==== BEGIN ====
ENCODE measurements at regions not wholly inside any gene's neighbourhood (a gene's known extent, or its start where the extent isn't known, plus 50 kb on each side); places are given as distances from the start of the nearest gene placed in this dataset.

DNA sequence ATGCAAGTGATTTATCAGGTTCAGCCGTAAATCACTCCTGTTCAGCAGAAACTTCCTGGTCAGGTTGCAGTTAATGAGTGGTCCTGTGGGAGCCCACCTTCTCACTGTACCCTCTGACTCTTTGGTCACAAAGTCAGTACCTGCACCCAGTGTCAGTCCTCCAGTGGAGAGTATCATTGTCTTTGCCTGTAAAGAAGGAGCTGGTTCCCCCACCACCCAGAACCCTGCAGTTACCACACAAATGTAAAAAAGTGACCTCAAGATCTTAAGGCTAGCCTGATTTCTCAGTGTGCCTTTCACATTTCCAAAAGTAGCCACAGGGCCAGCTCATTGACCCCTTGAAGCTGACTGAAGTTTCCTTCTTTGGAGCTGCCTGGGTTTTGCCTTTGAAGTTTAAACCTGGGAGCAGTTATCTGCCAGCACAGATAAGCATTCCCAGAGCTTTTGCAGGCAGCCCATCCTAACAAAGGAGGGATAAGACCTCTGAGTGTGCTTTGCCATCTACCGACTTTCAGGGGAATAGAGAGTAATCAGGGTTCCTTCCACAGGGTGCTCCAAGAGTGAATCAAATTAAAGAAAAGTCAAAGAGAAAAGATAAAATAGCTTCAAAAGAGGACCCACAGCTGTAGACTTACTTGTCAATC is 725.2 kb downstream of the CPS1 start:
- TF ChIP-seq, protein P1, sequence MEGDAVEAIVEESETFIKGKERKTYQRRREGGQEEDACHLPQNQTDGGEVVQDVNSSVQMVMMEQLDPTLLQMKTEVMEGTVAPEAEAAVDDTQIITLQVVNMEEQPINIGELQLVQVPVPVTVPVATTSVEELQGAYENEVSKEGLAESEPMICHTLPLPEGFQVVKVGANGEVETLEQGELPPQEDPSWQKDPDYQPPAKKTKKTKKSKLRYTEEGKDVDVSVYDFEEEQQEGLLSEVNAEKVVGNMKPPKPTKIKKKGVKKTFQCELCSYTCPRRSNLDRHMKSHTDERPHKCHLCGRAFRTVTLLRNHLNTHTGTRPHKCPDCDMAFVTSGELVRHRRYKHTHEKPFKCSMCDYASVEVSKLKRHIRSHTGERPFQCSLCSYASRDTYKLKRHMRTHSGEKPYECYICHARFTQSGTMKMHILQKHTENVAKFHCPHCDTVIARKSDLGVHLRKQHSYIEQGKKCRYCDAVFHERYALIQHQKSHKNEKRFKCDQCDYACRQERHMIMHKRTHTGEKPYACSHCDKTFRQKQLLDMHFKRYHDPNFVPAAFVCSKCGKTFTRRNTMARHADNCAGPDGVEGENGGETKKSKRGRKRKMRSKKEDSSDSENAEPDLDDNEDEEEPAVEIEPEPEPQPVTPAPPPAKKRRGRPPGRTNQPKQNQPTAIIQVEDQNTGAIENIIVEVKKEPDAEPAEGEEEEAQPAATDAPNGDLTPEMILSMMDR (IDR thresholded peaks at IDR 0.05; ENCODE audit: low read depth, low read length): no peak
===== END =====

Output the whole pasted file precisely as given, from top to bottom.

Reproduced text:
ENCODE measurements at regions not wholly inside any gene's neighbourhood (a gene's known extent, or its start where the extent isn't known, plus 50 kb on each side); places are given as distances from the start of the nearest gene placed in this dataset.

DNA sequence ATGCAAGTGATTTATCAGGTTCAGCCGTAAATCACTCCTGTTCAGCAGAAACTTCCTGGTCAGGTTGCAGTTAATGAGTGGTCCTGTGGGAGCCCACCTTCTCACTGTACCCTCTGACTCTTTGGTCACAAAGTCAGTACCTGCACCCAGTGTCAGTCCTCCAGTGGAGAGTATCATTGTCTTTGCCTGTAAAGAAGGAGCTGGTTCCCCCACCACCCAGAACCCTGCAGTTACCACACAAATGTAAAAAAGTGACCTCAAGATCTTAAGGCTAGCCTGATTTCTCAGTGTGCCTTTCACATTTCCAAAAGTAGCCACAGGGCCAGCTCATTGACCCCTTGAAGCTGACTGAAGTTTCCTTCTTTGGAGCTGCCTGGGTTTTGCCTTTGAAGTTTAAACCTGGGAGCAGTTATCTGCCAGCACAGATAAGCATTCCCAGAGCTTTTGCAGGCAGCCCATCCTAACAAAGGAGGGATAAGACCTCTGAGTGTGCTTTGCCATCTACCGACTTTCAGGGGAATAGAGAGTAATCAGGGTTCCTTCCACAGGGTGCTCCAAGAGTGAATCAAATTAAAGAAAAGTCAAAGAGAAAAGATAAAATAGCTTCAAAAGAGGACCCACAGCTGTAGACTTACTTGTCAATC is 725.2 kb downstream of the CPS1 start:
- TF ChIP-seq, protein P1, sequence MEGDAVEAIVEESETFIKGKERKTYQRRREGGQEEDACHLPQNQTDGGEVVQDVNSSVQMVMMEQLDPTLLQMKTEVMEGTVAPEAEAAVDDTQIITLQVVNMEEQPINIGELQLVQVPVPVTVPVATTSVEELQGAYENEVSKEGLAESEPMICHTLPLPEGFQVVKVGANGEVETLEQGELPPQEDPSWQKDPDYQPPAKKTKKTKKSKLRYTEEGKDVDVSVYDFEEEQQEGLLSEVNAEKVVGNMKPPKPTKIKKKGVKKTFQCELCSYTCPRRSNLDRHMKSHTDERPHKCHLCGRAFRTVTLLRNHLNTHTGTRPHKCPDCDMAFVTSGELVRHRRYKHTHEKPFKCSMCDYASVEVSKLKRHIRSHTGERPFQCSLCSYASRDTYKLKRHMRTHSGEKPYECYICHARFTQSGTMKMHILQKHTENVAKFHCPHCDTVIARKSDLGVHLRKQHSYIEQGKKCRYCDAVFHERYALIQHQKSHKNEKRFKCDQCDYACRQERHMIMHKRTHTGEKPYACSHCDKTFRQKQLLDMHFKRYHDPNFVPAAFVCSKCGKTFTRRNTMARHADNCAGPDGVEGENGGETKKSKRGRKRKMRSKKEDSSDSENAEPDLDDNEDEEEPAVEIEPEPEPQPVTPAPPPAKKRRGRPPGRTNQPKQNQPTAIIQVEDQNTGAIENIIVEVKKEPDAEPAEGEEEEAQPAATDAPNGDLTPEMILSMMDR (IDR thresholded peaks at IDR 0.05; ENCODE audit: low read depth, low read length): no peak